De Lorean Motor Company Goes Back To The Future With NFT Auction, Vehicles
Forty years after the first De Lorean sports car flexed its stainless-steel gull-wing doors and rolled off a factory floor in Northern Ireland, the revived company is zooming into another future-facing trend, the non-fungible token, auctioning off not only digital art but rights to a refurbished original DMC-12, and a spot in line for a planned modest restart of production.
But importantly, and unlike most of the art being sold in the NFT sector’s recent “gold rush” moment, some of the digital assets also are tied to ownership of real-world items, most notably a restored 1981 original DeLorean car. The car was refurbished by Cameron Wynne, son of the English mechanic who bought the assets of DeLorean Motor Company out of receivership in 1995, at the company’s repair facility in Huntington Beach, Calif.
“We saw it as a cool opportunity,” said Wynne, who worked with Joe Silberzweig of agency Medium Rare to develop the NFTs. “Obviously, you know, I paid attention to the NFT market myself. And this year being the 40th anniversary of (DeLorean car production) and to celebrate it we thought it would be a great way to tell the story of the last 40 years.”
Another NFT grants its owner a top spot on the waitlist to buy a vehicle from the DeLorean Redux, what the company’s website calls an “impossibly possible” restart of production.
Some of the proceeds may finance a restart of DeLorean production, under a federal program that would cap new vehicle production at 350 units a year, Wynne said. That regulatory review for “DeLorean Redux” is ongoing.
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“That’s the ultimate, you know, that’s typically the ultimate goal of any car lover, and any car lover who owns a car brand,” Wynne said. “You know, what better than (to be) the driver on your own car?”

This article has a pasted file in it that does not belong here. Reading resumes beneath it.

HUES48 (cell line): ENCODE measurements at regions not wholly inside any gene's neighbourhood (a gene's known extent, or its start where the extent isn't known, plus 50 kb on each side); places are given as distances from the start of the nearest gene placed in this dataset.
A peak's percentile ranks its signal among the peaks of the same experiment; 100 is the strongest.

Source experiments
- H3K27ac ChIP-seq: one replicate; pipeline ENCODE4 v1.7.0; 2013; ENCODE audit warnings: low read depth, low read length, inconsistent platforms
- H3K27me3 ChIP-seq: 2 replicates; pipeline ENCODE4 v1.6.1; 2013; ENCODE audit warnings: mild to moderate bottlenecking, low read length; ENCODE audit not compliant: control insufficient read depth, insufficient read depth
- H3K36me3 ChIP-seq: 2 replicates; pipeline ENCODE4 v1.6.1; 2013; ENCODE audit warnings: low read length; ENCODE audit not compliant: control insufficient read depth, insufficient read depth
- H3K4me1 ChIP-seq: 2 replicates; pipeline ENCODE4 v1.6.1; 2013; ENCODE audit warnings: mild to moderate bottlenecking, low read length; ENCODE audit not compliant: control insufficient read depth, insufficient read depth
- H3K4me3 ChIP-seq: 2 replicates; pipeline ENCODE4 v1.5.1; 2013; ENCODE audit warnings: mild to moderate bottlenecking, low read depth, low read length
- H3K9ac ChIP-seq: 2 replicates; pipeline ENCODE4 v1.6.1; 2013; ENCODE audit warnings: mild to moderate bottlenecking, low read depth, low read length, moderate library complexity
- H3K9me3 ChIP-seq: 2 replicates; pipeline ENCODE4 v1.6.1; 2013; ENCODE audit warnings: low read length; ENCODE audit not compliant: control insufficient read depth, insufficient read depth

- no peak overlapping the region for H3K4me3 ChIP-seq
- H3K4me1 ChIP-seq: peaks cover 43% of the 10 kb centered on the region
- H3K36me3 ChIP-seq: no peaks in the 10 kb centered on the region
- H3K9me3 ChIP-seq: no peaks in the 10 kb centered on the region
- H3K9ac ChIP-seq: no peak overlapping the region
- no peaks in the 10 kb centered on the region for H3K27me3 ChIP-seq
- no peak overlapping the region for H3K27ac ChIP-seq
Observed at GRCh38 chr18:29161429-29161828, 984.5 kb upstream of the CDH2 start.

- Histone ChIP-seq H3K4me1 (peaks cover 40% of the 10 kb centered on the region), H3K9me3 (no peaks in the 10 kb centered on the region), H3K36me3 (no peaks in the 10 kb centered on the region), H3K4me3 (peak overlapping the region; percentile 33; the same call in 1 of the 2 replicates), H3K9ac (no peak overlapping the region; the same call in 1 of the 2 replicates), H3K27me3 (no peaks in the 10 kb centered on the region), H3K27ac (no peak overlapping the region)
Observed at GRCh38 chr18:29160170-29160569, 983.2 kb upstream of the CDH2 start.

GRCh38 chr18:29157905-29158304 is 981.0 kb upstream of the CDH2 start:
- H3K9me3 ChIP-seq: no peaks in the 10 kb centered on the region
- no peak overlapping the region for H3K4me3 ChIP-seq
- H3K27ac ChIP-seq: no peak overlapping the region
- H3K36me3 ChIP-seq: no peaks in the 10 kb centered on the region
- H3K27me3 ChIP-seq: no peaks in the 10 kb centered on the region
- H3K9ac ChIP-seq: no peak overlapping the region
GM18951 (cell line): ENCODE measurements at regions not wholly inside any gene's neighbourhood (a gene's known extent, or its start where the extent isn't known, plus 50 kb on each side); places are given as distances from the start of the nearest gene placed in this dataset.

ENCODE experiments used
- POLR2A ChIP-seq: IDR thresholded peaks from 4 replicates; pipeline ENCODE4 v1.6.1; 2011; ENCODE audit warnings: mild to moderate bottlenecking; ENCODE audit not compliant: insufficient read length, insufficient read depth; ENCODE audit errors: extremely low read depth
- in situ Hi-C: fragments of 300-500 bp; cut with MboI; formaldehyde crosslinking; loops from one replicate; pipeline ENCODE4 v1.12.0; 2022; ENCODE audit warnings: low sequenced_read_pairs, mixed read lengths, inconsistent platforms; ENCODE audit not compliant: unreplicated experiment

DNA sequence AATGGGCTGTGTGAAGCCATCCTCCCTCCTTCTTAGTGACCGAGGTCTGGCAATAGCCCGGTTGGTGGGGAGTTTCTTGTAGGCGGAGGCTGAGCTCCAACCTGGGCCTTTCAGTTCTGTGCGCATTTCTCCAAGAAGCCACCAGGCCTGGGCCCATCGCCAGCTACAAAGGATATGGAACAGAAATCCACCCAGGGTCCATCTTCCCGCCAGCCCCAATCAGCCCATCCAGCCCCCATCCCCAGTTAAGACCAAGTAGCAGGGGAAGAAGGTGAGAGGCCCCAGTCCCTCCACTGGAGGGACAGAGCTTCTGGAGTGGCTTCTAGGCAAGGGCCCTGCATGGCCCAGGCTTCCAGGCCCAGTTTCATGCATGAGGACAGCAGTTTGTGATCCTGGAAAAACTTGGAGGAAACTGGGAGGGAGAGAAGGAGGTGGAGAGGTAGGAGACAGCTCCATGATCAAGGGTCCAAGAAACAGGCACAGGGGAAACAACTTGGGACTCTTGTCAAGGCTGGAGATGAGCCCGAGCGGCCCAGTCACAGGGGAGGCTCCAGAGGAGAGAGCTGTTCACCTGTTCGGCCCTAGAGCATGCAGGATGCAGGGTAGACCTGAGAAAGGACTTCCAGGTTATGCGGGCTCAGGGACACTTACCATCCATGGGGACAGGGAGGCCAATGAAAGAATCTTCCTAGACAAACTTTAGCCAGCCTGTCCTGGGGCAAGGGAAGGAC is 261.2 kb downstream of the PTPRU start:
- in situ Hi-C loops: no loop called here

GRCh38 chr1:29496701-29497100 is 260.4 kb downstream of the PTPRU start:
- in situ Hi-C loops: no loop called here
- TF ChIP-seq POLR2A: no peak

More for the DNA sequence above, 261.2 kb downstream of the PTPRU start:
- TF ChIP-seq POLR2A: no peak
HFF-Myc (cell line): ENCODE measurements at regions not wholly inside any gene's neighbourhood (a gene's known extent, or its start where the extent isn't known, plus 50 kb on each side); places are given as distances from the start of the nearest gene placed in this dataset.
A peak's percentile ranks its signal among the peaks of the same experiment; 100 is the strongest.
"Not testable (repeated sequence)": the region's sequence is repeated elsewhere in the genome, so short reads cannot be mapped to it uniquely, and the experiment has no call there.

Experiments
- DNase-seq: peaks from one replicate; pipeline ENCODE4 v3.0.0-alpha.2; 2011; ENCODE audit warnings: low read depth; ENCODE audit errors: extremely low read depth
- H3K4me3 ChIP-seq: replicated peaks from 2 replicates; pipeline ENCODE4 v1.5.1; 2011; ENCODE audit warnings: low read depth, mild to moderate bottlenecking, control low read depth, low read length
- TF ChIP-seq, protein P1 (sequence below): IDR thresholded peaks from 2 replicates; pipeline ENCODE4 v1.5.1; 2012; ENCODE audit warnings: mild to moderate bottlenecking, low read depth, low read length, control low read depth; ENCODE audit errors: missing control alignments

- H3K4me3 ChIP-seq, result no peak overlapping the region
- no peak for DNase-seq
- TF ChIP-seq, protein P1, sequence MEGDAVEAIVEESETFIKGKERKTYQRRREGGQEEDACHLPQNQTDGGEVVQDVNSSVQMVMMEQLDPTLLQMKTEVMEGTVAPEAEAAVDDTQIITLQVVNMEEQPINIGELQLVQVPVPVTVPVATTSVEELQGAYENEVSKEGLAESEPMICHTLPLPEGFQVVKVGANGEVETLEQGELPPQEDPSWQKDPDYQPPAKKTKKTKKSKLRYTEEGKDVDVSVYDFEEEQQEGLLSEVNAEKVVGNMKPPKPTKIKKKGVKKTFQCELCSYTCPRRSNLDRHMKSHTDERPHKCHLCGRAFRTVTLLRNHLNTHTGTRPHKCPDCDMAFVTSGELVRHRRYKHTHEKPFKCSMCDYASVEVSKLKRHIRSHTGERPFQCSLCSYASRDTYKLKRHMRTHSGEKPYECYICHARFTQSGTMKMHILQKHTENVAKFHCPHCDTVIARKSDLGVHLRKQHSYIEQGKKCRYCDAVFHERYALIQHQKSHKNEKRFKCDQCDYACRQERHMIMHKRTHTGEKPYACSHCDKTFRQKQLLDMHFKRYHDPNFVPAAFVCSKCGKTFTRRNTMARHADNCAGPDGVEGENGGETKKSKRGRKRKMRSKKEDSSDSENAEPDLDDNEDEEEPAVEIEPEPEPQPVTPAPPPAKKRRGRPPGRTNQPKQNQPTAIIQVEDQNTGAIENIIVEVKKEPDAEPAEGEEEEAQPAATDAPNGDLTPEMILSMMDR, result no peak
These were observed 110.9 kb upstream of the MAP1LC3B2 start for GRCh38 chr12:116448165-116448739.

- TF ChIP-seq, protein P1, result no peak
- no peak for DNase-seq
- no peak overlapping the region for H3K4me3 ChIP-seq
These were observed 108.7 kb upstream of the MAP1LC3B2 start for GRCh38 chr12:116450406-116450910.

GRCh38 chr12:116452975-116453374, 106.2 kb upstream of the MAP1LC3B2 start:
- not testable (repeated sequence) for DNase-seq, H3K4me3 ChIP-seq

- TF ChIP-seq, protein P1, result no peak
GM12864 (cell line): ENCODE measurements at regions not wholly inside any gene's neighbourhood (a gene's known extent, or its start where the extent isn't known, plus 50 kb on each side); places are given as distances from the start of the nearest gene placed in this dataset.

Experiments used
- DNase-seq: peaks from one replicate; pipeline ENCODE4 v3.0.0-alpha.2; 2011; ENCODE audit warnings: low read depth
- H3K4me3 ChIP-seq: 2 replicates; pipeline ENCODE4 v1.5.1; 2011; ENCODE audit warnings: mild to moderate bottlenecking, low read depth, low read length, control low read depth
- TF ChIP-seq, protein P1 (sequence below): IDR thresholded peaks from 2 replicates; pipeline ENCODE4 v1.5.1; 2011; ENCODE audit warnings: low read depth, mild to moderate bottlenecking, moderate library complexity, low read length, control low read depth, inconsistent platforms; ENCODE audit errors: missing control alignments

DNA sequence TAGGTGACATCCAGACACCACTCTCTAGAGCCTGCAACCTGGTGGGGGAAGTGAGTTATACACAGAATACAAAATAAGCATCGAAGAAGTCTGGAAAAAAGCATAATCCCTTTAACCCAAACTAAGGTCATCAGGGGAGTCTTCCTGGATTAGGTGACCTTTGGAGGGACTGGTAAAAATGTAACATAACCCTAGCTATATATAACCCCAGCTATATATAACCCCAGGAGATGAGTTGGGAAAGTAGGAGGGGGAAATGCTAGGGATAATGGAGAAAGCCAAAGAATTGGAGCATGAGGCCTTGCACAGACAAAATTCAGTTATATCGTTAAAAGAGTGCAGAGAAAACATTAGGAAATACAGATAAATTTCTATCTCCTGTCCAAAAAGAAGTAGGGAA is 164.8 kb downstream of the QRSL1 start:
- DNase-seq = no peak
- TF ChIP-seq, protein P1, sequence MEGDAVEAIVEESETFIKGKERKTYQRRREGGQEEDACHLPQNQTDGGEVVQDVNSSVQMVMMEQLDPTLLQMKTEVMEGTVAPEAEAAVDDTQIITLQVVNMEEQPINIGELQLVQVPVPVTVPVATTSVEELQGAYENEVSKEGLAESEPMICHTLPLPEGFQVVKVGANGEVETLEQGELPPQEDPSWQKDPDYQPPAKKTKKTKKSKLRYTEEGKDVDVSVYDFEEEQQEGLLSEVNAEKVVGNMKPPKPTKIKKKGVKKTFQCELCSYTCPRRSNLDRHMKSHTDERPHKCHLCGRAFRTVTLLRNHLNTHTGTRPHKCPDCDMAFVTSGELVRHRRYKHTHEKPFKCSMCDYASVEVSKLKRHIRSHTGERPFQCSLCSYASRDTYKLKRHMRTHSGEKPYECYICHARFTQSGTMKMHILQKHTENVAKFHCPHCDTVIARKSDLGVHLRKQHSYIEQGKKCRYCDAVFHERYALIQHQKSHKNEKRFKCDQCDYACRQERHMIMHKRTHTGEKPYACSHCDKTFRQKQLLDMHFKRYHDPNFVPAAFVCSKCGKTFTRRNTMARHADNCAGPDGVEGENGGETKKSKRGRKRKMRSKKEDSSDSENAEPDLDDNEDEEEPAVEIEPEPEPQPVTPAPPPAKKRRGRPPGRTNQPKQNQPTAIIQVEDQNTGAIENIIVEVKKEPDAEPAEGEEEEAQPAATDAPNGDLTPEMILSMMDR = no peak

Other revenues will help finance production of parts for the surviving original DMC-12 models, of which some 8,900 were made before the company went bankrupt and founder John DeLorean was arrested in a drug sting.
Wynne operates DMC’s repair facility in Huntington Beach, Calif., while his father still runs the company from headquarters in Humble, Texas.
Other NFTs come with additional physical mementos, like a Super73 motorized bike, mint-condition pair of Nike DeLorean shoes, a movie poster from the first of three Back to the Future movies that cemented the car’s position in pop history, a steel sign from the company’s Irish factory, and a die-cast scale model of the car. There’s also a digital DeLorean that can be used in the video game Riot Racers.
“NF Ts have been exploding a bit over the last few months,” said Silberszweig, whose agency previously created NFT releases for the NBA’s Golden State Warriors and former NFL tight end Rob Gronkowski.
“And as we thought through this collection with Cameron and the DeLorean team, it was really important to have a new and first-to-market approach that DeLorean will be the first to attach an actual vehicle alongside the NFT,” said Silberszweig. “And then we came up with this amazing list of incentives or prizes… These are all kind of Easter eggs within the campaign. It’s pretty cool.”
The digital art features bright colors, an intentional homage to the neon-bright color schemes common in the 1980s, Silberszweig said.
“They’re all individual works of art,” Silberszweig said. “I really look at them as kind of collector limited-edition pieces. And then seven or eight of them have those special physical items that come alongside. (Madsteez) really did a great job of blending the classic history of DeLorean with his modern take on it.”
It’s difficult to predict how the auctions will go, the two said. A refurbished DeLorean typically sells for more than $60,000, Wynne said. And some of the other premiums will certainly appeal to collectors of not just vehicles, but pop culture, sneakers and more.
But the market for digital NFTs has been erratic since an initial explosion of interest in February and March, Silberszweig acknowledged.
“I think things have evened out a bit but the collections that are to market that are using the NFT as utilities, and that are really exciting collectors, those are still doing well” Silberszweig said. “If we had come to market in March, we probably could have sold it for a million dollars in NF T. Those days are certainly over. And it’s certainly a more challenging time than March or April.”
As is possible with NFT smart contracts, the DeLorean company will get a share, 10 percent, of any secondary resales of any of the tokens.
The auction is scheduled to end at 5 pm PT on June 28, though last-minute bids can extend the auction briefly. Whoever holds confirmed digital ownership of the NFTs on Aug. 1 will get the various real-world premiums like the refurbished car.